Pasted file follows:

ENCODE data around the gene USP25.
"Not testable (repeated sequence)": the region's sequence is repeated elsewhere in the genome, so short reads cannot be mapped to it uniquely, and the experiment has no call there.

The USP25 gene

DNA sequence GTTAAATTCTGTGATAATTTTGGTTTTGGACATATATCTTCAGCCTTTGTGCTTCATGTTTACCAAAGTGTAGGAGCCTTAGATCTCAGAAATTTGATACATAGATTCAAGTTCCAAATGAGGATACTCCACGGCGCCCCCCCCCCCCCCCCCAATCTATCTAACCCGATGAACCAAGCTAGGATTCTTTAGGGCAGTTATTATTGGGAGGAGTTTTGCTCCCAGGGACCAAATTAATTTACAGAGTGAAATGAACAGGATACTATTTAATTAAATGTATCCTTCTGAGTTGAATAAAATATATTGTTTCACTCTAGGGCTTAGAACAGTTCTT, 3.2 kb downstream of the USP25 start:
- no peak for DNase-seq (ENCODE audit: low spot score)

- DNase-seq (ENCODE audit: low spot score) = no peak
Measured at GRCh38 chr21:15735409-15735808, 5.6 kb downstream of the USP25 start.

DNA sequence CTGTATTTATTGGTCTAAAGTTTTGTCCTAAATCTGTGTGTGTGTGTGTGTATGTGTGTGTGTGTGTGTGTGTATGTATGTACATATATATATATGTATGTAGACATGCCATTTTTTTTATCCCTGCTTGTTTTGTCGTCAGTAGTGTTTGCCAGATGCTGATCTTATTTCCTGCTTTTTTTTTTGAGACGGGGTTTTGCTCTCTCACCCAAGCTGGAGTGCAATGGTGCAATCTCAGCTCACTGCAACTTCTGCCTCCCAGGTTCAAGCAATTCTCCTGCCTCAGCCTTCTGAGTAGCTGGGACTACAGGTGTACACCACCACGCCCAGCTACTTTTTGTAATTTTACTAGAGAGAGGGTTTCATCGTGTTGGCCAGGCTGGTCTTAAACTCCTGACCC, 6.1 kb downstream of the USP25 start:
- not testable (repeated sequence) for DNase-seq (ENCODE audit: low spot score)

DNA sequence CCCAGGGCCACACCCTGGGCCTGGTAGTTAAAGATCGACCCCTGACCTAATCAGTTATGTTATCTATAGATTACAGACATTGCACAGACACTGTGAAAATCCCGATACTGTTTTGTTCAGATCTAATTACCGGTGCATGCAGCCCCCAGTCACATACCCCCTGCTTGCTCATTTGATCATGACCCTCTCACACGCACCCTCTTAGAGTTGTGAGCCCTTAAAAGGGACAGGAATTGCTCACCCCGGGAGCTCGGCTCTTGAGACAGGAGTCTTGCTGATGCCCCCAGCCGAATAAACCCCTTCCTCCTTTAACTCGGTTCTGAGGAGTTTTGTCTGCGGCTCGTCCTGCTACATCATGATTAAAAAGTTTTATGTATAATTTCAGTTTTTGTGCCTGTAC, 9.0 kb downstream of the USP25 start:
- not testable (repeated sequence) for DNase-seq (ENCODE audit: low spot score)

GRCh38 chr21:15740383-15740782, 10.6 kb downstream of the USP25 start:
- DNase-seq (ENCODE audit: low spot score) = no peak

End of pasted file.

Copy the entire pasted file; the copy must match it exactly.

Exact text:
ENCODE data around the gene USP25.
"Not testable (repeated sequence)": the region's sequence is repeated elsewhere in the genome, so short reads cannot be mapped to it uniquely, and the experiment has no call there.

The USP25 gene

DNA sequence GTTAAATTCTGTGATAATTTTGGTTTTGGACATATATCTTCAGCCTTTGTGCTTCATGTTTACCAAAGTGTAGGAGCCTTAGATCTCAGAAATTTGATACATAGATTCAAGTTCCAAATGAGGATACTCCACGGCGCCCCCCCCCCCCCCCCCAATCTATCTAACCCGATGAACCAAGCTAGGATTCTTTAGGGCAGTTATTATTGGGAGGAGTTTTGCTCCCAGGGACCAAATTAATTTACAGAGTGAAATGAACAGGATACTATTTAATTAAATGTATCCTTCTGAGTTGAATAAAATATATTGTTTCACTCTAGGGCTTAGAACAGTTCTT, 3.2 kb downstream of the USP25 start:
- no peak for DNase-seq (ENCODE audit: low spot score)

- DNase-seq (ENCODE audit: low spot score) = no peak
Measured at GRCh38 chr21:15735409-15735808, 5.6 kb downstream of the USP25 start.

DNA sequence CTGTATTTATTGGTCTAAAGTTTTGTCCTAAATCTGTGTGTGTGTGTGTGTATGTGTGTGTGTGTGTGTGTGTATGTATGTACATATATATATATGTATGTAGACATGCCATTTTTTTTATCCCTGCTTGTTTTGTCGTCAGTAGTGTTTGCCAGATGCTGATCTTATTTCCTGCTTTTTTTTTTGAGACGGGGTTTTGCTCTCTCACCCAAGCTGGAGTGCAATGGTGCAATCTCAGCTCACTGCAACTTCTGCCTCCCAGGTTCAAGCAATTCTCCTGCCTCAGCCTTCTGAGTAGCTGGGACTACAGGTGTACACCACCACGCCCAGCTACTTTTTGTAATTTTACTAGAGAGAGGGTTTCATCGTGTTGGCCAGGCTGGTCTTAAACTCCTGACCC, 6.1 kb downstream of the USP25 start:
- not testable (repeated sequence) for DNase-seq (ENCODE audit: low spot score)

DNA sequence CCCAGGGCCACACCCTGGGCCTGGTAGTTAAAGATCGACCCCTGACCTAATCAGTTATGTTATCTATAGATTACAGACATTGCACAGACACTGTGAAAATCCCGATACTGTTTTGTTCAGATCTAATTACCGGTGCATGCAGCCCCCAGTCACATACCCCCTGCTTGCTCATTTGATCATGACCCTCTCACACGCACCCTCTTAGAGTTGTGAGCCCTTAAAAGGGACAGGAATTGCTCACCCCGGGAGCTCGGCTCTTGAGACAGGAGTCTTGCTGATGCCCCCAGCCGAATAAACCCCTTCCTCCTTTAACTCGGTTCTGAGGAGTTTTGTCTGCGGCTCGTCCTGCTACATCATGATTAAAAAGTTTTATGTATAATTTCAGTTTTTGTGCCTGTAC, 9.0 kb downstream of the USP25 start:
- not testable (repeated sequence) for DNase-seq (ENCODE audit: low spot score)

GRCh38 chr21:15740383-15740782, 10.6 kb downstream of the USP25 start:
- DNase-seq (ENCODE audit: low spot score) = no peak